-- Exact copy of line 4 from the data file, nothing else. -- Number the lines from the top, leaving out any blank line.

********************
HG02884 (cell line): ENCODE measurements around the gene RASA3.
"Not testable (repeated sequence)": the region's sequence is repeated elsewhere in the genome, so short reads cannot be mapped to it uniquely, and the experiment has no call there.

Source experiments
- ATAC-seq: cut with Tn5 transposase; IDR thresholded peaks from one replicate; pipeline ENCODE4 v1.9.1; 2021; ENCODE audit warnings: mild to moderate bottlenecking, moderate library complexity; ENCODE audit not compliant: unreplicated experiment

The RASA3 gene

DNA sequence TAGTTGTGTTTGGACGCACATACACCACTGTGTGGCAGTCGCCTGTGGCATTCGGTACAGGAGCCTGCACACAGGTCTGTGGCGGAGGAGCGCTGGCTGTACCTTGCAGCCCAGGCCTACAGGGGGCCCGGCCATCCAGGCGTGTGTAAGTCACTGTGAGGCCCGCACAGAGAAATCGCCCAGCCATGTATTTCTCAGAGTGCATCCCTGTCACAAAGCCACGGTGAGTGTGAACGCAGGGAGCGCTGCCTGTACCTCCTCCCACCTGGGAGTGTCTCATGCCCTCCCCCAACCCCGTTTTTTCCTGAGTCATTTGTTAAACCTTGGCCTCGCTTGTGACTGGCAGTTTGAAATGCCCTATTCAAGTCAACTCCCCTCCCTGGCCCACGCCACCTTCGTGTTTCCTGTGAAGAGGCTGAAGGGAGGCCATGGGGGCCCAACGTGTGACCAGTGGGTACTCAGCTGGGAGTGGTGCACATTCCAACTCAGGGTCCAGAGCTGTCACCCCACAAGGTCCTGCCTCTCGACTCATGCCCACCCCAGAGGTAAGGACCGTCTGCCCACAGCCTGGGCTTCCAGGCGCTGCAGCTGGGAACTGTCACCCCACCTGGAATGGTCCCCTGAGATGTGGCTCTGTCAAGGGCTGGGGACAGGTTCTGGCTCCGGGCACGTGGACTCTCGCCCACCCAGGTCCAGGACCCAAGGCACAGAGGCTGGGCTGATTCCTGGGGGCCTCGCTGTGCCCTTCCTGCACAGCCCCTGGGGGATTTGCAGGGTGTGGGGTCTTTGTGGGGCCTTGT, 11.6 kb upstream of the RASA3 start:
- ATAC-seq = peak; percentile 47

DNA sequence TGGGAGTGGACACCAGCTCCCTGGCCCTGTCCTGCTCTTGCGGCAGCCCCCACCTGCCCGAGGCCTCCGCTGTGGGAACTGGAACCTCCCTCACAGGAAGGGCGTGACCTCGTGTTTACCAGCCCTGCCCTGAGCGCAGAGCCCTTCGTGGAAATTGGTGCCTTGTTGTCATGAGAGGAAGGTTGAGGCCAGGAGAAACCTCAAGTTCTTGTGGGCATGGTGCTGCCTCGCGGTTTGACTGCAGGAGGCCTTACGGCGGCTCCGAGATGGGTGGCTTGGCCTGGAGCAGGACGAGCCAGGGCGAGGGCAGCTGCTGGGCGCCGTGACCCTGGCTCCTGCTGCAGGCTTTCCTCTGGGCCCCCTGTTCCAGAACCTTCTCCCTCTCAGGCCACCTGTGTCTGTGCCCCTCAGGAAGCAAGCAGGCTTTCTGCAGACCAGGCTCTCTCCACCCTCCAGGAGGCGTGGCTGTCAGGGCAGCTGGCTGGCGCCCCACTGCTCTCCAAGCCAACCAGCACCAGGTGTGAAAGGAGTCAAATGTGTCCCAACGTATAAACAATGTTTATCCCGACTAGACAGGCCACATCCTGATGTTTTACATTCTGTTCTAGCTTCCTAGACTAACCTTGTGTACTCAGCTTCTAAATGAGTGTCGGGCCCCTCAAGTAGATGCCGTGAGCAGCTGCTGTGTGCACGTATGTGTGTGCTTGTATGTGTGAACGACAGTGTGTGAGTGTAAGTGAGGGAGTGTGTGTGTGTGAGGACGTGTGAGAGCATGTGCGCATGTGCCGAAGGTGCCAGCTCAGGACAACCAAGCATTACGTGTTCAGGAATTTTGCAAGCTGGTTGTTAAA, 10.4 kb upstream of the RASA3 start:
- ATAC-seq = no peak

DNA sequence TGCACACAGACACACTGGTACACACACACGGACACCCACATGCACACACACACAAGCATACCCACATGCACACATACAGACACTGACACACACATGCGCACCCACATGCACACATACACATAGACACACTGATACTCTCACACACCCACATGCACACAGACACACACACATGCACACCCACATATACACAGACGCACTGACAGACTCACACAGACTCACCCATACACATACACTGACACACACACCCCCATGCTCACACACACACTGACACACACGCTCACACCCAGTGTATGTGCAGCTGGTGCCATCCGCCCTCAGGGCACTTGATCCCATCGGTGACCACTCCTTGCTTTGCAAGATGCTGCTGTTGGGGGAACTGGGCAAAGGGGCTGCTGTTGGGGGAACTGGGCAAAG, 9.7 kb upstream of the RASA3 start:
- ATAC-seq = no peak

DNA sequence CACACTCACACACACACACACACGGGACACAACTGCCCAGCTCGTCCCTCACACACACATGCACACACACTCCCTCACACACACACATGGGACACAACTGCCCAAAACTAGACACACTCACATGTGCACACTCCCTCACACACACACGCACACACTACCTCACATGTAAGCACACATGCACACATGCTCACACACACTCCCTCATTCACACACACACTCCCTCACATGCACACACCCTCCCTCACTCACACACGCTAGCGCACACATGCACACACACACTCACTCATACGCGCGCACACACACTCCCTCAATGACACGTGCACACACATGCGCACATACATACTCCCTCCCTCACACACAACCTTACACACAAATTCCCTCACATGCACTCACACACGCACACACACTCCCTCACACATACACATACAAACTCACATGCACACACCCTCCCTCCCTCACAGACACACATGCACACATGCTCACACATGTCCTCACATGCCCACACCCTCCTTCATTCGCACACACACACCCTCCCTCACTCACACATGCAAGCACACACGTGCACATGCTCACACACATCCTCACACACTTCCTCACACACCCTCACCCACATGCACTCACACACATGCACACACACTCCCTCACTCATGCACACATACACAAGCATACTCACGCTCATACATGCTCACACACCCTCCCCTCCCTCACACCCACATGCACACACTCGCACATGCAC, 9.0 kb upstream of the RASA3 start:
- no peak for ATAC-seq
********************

- ATAC-seq: cut with Tn5 transposase; IDR thresholded peaks from one replicate; pipeline ENCODE4 v1.9.1; 2021; ENCODE audit warnings: mild to moderate bottlenecking, moderate library complexity; ENCODE audit not compliant: unreplicated experiment